Kerry gets the post

Published Dec 23, 2012 10:06pm

THE nomination of Sen John Kerry as the next US Secretary of State is a welcome move from the Pakistani perspective. Sen Kerry has demonstrated two key understandings in his dealings with this country: one, that continued engagement and patient diplomacy are essential if fundamental divergences are ever to be narrowed; and two, the civilian political leadership needs the consistent and serious support of the US, which in the past has too quickly and too fully relied on the Pakistan Army as its principal ally. With elections in Pakistan on the horizon, the drawdown in Afghanistan coming closer and a post-war-in-Afghanistan focus on Pakistan likely to grow, Sen Kerry will steer his country’s diplomatic approach to Pakistan at yet another critical juncture in this country’s domestic political evolution and regional security environment. The more pragmatic approach to Pak-US relations over the last year — gone is talk of a strategic relationship and the like — should help Sen Kerry keep his goals narrow and focused, though that still leaves much to do. Take just the aid under the Kerry-Lugar-Berman law that has not flowed in the quantity originally conceived nor has it really had the kind of impact that its sponsors would have hoped for. On the political front, with elections on the horizon in Pakistan, the further away the US stays from ill-conceived ideas like the abortive Musharraf-Benazir alliance of 2007 and just opts to support relatively free and fair elections with the chips falling where they may, the better off Pakistan’s democratic transition will be.

Even in the pared-back relationship, the challenges will be mighty, though. Complicating the scenario for Sen Kerry, and Pakistan, is the reality that under President Obama, foreign policy has been crafted by a small core of presidential advisers inside the White House. Secretary Clinton’s relatively innocuous term, at least with regard to policy, may be the template for Secretary-nominee Kerry, who enters the job as an avowed Obama loyalist. So it is to the White House and changes in the national-security positions there that attention must also turn to understand how the Pakistan policy may be tweaked in the months and years ahead.

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Comments (3) (Closed)


M. S. Alvi
Dec 24, 2012 12:46am
Kerry is going to take care of American interests and not going to do his job for his personal friendships. It is so naive on the part of Pakistanis to think that way.
abbastoronto
Dec 24, 2012 04:35pm
Sen. Kerry, first a Viet-Nam war hero and then an ardent critic, is well versed in geo-politics. He knows that American influence in on the wane, and he realizes that Pakistan is the key player in stopping and then reversing that decline. Pakistan to the Islamic world is what America is to the Western, the Free World – the de-facto leader, the trend-setter. One does not have to be the richest to lead, but have the courage to tread where no won has gone before. Both America and Pakistan have never shied from doing that. No two people on earth are closer in psyche than the Americans and Pakistanis. Not US/Canada, not US/UK, not India/Pakistan. Here are the traits that bind these two “Birds of the Same Feather”. 1. Same National Symbol - Eagle soaring free above the clouds: Individualists, freedom-loving government-hating 2. Newest nations in respective blocks – founded as Republics, against Democracy 3. Manifest Destiny – Global vision. Extra-Territoriality 4. Born Free Enterprising, positive public attitude to business US #1, Pakistan #2. Efficient market, cheapest living in their blocks. 5. Drugs, armaments, guns; Violent regime changes 6. Very similar practical sense of humor 7. Profoundly religious; unique musicality – Jazz, hip-hop / Qawwali 8. Extremely mobile 9. Mixed language, Widest gene pool, Fastest Growth, Largest family size, Largest population., Net population influx; Hospitable, Generous, Charitable, Poor-friendly 10. Can survive without trade - feed population with borders shut. Dr. Cameron Munter, the past US Ambassador to Pakistan candidly noted that Pakistanis were blunt and straight shooters, just like say people in Iowa. Forthrightness makes dialogue easy. Pakistan is going through a Civil War of transition from the rural/agrarian to urban/industrial one. These wars are neither short-lived nor bloodless, but the good guys always triumph in the end. America went through the Civil War that reduced even Lincoln to malnutrition, but soon America rose to lead the world. Pakistan will do the same. Our American friends like Kerry can and will help speed up the resolution of the Pakistani Civil War transition so that we both can stand shoulder to shoulder in quest for world peace. USA and Pakistan have achieved much together – the demise of godless Soviet Empire for one, and go on to achieve even greater goals.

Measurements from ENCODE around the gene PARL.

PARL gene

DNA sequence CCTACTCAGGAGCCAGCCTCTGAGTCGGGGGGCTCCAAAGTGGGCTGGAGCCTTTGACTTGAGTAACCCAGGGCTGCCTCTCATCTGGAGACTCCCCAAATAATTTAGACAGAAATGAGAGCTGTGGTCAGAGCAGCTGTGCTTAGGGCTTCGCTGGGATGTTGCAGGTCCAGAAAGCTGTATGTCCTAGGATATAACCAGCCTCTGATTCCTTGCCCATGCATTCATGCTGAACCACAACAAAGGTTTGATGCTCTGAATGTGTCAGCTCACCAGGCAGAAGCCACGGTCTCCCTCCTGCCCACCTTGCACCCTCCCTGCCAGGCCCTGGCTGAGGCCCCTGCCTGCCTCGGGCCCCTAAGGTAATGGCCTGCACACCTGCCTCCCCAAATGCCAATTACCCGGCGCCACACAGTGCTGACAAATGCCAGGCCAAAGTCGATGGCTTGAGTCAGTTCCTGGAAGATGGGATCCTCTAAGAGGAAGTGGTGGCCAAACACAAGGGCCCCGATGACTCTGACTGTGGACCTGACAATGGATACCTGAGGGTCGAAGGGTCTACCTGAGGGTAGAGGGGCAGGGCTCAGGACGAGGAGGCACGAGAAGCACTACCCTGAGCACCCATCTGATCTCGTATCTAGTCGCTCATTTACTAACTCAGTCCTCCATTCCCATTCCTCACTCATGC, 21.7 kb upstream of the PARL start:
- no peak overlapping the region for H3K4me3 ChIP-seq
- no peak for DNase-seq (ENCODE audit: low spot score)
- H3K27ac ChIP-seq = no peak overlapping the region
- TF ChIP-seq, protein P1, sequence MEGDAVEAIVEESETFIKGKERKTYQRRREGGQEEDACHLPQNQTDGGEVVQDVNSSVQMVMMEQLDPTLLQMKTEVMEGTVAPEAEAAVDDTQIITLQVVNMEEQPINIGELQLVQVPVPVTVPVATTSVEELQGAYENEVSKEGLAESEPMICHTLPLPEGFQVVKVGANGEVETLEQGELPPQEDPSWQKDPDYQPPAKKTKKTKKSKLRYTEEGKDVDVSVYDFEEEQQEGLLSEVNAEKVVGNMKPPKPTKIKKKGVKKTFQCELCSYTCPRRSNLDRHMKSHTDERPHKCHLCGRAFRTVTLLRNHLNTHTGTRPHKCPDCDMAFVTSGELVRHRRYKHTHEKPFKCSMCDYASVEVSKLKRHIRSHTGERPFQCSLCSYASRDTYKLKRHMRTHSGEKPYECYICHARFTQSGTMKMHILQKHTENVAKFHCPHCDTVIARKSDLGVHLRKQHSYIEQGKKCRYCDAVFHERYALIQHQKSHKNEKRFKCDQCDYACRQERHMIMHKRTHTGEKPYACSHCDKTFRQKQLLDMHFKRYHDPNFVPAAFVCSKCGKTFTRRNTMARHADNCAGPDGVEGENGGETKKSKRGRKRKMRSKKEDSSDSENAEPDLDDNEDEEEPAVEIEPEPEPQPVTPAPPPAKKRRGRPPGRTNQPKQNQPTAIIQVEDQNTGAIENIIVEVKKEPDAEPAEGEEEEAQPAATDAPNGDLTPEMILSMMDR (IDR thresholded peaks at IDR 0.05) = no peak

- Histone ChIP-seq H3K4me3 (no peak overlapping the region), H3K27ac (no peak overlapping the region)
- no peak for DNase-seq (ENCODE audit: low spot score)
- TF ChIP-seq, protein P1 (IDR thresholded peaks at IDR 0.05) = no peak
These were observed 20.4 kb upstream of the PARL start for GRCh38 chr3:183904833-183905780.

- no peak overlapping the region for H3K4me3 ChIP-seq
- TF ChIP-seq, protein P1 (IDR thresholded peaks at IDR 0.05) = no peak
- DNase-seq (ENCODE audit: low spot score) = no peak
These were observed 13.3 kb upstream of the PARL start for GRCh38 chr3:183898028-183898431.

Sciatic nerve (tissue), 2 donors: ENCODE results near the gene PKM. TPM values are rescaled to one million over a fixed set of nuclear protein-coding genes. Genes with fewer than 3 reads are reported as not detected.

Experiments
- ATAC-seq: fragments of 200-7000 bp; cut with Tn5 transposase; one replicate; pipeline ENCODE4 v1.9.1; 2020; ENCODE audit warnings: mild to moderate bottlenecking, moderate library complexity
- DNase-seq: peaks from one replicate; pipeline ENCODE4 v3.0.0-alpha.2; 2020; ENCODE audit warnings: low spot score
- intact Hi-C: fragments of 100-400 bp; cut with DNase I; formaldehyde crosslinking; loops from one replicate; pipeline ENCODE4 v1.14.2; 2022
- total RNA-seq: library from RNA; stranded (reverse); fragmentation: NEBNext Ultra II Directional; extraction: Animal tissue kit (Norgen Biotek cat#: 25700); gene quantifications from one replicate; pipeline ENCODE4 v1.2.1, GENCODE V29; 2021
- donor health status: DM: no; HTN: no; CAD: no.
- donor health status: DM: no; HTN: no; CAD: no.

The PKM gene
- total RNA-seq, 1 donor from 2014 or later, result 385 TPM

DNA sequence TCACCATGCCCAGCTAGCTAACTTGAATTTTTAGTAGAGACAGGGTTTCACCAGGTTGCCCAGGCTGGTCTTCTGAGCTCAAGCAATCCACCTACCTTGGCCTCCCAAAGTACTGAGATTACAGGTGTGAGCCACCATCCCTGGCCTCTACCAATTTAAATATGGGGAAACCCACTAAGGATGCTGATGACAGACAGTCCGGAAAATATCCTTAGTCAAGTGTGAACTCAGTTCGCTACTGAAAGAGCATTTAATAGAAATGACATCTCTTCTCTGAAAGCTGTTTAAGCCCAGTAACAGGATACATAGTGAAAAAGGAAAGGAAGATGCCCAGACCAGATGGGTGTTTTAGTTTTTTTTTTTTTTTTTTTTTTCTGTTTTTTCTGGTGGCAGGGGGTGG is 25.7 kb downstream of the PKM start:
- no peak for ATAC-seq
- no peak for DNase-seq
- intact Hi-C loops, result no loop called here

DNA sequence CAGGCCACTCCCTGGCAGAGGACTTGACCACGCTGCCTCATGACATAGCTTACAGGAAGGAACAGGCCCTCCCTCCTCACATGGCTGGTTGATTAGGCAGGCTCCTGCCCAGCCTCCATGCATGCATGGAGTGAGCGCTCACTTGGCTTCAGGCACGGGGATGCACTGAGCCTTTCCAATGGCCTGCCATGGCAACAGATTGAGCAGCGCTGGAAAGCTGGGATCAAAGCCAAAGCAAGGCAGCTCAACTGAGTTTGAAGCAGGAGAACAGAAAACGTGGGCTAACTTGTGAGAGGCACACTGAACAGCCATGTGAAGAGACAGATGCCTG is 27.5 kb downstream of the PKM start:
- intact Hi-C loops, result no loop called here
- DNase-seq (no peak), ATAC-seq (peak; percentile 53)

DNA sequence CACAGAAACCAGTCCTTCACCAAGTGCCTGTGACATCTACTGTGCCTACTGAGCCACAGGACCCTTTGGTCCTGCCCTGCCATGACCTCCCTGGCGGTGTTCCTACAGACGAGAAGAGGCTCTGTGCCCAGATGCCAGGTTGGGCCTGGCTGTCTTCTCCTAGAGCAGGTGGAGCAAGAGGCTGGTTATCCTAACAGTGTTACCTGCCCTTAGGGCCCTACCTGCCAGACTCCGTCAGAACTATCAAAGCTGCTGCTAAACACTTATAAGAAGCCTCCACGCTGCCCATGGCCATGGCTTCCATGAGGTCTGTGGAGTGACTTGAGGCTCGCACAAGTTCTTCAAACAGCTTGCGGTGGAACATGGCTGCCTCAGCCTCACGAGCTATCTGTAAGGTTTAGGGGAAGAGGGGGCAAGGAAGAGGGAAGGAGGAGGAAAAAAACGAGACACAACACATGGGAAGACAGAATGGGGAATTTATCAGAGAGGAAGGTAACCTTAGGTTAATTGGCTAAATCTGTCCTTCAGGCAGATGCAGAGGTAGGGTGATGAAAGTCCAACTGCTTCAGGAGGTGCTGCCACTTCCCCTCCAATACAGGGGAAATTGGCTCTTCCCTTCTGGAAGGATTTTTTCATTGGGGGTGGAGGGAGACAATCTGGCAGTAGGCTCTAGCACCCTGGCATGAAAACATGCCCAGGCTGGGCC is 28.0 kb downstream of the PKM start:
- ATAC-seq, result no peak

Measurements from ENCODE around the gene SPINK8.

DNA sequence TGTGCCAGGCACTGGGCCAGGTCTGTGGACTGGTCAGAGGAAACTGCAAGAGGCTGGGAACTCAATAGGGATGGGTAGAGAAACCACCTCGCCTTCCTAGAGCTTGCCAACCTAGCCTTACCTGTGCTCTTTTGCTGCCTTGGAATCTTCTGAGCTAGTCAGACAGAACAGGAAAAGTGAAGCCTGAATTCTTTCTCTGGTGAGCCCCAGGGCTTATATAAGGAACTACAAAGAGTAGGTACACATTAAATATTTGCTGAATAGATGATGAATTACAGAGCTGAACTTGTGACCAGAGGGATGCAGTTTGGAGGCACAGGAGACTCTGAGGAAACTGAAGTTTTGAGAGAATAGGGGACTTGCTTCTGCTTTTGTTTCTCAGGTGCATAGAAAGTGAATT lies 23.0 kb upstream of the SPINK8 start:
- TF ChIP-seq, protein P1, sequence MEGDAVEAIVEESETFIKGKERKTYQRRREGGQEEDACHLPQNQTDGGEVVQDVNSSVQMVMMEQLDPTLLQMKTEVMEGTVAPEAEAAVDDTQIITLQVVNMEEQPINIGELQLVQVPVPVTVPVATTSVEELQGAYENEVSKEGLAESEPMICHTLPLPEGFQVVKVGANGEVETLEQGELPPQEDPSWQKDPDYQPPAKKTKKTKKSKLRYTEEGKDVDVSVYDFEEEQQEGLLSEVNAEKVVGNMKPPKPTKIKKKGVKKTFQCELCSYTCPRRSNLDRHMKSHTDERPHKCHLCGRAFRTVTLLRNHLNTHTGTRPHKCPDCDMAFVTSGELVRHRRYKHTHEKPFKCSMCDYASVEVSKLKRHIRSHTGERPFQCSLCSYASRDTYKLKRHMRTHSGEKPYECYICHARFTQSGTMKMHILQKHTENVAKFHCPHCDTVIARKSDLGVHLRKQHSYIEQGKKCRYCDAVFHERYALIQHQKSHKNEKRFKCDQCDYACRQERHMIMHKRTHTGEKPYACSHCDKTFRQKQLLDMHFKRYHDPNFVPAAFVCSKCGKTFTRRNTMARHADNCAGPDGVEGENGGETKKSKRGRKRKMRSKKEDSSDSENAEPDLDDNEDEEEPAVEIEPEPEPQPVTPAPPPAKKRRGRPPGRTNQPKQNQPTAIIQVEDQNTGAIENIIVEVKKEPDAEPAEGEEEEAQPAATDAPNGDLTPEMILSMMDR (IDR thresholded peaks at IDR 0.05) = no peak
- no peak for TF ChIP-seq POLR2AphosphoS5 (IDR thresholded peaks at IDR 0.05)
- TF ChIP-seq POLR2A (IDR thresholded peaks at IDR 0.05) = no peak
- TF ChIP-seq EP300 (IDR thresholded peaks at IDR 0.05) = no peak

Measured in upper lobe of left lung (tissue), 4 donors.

Rajesh
Dec 25, 2012 03:51am
Wait till he gets a briefing on collaborators of terror activities - his views will change.